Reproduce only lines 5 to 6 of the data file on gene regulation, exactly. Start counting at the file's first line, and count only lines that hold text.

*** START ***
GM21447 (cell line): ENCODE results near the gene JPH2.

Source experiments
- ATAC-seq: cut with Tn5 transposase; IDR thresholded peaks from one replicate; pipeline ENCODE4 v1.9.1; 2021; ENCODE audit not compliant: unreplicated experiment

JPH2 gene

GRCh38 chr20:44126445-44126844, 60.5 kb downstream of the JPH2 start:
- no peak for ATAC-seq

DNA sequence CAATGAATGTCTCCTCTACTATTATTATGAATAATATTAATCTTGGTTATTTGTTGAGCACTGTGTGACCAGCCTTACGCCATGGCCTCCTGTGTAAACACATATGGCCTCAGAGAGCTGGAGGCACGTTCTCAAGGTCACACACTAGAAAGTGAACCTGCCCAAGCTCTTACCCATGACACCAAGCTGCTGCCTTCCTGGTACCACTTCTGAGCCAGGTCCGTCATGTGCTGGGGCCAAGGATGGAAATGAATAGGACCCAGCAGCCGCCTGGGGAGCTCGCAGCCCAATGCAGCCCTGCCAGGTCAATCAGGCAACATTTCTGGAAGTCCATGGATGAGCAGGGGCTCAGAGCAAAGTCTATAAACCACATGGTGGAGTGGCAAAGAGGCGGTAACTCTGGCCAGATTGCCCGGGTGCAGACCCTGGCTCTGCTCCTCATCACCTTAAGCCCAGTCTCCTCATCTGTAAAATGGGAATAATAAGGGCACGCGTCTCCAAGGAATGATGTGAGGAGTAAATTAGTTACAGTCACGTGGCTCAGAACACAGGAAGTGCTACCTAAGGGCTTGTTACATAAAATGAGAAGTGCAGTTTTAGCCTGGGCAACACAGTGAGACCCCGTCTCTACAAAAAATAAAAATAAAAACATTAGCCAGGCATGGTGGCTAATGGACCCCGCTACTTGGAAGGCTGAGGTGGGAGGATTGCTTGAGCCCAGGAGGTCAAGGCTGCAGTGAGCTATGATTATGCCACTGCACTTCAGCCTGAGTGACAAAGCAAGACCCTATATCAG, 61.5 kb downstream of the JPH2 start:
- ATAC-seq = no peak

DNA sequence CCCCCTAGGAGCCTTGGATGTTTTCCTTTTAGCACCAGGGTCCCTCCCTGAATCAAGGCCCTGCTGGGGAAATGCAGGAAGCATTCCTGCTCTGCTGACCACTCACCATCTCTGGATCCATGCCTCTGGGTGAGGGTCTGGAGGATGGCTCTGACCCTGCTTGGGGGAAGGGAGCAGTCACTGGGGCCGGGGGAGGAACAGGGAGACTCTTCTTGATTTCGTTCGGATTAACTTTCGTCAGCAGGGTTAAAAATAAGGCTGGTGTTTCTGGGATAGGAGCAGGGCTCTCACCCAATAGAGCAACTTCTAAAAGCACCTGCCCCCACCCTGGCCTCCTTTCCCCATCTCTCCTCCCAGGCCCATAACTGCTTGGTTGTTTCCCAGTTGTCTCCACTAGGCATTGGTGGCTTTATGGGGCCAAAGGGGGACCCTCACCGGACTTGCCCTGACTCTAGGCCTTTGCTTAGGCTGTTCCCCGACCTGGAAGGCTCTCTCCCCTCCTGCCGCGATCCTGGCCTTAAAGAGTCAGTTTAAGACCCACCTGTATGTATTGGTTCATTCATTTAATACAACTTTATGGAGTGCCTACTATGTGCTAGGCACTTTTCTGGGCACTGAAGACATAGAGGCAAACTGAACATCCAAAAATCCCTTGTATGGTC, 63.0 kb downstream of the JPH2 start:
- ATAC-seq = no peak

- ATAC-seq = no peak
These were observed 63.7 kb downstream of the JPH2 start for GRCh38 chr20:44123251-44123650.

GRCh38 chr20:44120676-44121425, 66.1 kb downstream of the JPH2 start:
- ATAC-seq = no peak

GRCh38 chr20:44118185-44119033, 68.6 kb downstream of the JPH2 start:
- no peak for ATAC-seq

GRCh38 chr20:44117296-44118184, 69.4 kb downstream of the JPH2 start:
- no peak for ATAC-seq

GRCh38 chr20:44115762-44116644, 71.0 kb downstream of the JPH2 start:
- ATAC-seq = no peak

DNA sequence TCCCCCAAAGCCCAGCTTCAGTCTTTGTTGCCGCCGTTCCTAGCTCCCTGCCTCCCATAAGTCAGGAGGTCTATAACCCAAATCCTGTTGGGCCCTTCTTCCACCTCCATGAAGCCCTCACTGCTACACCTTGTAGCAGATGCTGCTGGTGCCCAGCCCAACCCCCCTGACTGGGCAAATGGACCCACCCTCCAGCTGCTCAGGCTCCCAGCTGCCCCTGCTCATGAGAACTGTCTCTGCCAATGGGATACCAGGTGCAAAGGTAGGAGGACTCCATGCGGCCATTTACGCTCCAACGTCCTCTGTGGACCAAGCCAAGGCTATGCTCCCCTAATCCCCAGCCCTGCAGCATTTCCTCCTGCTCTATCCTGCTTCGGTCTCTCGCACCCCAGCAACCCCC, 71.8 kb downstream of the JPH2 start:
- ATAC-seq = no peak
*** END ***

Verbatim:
GRCh38 chr20:44126445-44126844, 60.5 kb downstream of the JPH2 start:
- no peak for ATAC-seq